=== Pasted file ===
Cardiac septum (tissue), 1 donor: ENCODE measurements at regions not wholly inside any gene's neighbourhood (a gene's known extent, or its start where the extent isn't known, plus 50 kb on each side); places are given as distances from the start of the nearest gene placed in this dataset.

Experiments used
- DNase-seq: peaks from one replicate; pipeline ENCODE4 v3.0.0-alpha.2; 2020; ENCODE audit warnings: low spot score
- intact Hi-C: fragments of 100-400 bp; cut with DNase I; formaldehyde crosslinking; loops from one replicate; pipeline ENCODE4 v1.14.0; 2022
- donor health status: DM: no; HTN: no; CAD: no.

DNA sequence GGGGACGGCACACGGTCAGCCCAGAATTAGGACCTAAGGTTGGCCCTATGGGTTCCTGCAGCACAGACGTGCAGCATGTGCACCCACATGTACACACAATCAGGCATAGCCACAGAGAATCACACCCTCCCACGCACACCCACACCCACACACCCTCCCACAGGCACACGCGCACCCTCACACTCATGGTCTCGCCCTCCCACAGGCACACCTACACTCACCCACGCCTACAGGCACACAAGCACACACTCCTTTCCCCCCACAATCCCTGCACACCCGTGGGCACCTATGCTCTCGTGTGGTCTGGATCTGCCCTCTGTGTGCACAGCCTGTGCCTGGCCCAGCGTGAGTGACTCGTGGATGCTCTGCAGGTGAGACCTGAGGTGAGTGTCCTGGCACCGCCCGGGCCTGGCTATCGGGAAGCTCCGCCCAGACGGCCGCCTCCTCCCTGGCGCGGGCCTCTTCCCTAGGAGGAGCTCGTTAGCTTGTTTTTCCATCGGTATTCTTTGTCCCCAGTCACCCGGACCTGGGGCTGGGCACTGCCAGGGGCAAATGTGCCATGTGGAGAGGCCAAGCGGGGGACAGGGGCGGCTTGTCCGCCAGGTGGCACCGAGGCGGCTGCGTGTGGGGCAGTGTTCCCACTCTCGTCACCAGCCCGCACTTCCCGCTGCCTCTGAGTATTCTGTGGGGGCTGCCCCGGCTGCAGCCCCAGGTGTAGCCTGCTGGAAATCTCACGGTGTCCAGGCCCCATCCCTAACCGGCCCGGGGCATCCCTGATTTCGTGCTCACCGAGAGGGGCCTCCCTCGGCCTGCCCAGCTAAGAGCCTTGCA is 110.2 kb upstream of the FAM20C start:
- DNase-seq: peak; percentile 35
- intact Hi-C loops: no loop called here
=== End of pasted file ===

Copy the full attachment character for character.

Cardiac septum (tissue), 1 donor: ENCODE measurements at regions not wholly inside any gene's neighbourhood (a gene's known extent, or its start where the extent isn't known, plus 50 kb on each side); places are given as distances from the start of the nearest gene placed in this dataset.

Experiments used
- DNase-seq: peaks from one replicate; pipeline ENCODE4 v3.0.0-alpha.2; 2020; ENCODE audit warnings: low spot score
- intact Hi-C: fragments of 100-400 bp; cut with DNase I; formaldehyde crosslinking; loops from one replicate; pipeline ENCODE4 v1.14.0; 2022
- donor health status: DM: no; HTN: no; CAD: no.

DNA sequence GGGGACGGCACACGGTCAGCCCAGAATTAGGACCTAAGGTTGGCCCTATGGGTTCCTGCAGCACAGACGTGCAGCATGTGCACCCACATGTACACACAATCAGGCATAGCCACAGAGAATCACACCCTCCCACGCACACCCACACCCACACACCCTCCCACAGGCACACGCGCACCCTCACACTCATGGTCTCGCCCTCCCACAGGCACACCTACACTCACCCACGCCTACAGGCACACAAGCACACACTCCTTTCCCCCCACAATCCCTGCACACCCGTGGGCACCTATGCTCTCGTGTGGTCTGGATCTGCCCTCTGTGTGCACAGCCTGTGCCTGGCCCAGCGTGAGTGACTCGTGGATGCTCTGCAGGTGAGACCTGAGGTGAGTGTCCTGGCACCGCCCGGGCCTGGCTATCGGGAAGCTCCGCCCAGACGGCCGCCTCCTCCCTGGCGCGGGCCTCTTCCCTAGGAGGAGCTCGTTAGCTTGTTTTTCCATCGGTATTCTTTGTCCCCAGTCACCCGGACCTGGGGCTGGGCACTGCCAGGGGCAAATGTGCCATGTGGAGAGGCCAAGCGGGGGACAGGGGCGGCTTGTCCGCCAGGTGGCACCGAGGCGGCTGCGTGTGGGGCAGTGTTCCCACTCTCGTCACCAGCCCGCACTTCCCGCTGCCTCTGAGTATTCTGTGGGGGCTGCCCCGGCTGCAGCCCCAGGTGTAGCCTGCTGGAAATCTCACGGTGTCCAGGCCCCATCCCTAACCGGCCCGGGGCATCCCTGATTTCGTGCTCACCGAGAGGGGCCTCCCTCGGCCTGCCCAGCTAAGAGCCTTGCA is 110.2 kb upstream of the FAM20C start:
- DNase-seq: peak; percentile 35
- intact Hi-C loops: no loop called here